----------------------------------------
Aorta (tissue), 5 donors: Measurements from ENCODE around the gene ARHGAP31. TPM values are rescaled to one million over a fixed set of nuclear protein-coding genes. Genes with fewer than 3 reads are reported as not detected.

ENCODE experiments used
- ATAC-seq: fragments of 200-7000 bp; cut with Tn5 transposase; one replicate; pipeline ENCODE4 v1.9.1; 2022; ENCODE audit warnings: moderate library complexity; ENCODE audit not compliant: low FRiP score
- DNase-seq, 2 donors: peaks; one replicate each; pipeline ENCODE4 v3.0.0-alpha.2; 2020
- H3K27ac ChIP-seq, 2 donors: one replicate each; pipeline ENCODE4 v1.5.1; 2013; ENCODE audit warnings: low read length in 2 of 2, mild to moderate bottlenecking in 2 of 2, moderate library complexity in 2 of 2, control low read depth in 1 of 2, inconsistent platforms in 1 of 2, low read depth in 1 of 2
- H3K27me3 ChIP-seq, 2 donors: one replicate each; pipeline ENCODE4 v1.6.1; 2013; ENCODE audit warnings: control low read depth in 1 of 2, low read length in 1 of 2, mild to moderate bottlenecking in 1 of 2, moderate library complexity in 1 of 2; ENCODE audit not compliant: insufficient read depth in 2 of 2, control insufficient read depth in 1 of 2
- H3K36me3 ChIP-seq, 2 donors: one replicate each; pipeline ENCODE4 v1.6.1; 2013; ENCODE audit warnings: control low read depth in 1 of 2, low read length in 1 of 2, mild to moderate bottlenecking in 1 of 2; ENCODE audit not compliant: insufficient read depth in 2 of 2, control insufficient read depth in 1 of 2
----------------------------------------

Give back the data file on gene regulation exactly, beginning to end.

Aorta (tissue), 5 donors: Measurements from ENCODE around the gene ARHGAP31. TPM values are rescaled to one million over a fixed set of nuclear protein-coding genes. Genes with fewer than 3 reads are reported as not detected.

ENCODE experiments used
- ATAC-seq: fragments of 200-7000 bp; cut with Tn5 transposase; one replicate; pipeline ENCODE4 v1.9.1; 2022; ENCODE audit warnings: moderate library complexity; ENCODE audit not compliant: low FRiP score
- DNase-seq, 2 donors: peaks; one replicate each; pipeline ENCODE4 v3.0.0-alpha.2; 2020
- H3K27ac ChIP-seq, 2 donors: one replicate each; pipeline ENCODE4 v1.5.1; 2013; ENCODE audit warnings: low read length in 2 of 2, mild to moderate bottlenecking in 2 of 2, moderate library complexity in 2 of 2, control low read depth in 1 of 2, inconsistent platforms in 1 of 2, low read depth in 1 of 2
- H3K27me3 ChIP-seq, 2 donors: one replicate each; pipeline ENCODE4 v1.6.1; 2013; ENCODE audit warnings: control low read depth in 1 of 2, low read length in 1 of 2, mild to moderate bottlenecking in 1 of 2, moderate library complexity in 1 of 2; ENCODE audit not compliant: insufficient read depth in 2 of 2, control insufficient read depth in 1 of 2
- H3K36me3 ChIP-seq, 2 donors: one replicate each; pipeline ENCODE4 v1.6.1; 2013; ENCODE audit warnings: control low read depth in 1 of 2, low read length in 1 of 2, mild to moderate bottlenecking in 1 of 2; ENCODE audit not compliant: insufficient read depth in 2 of 2, control insufficient read depth in 1 of 2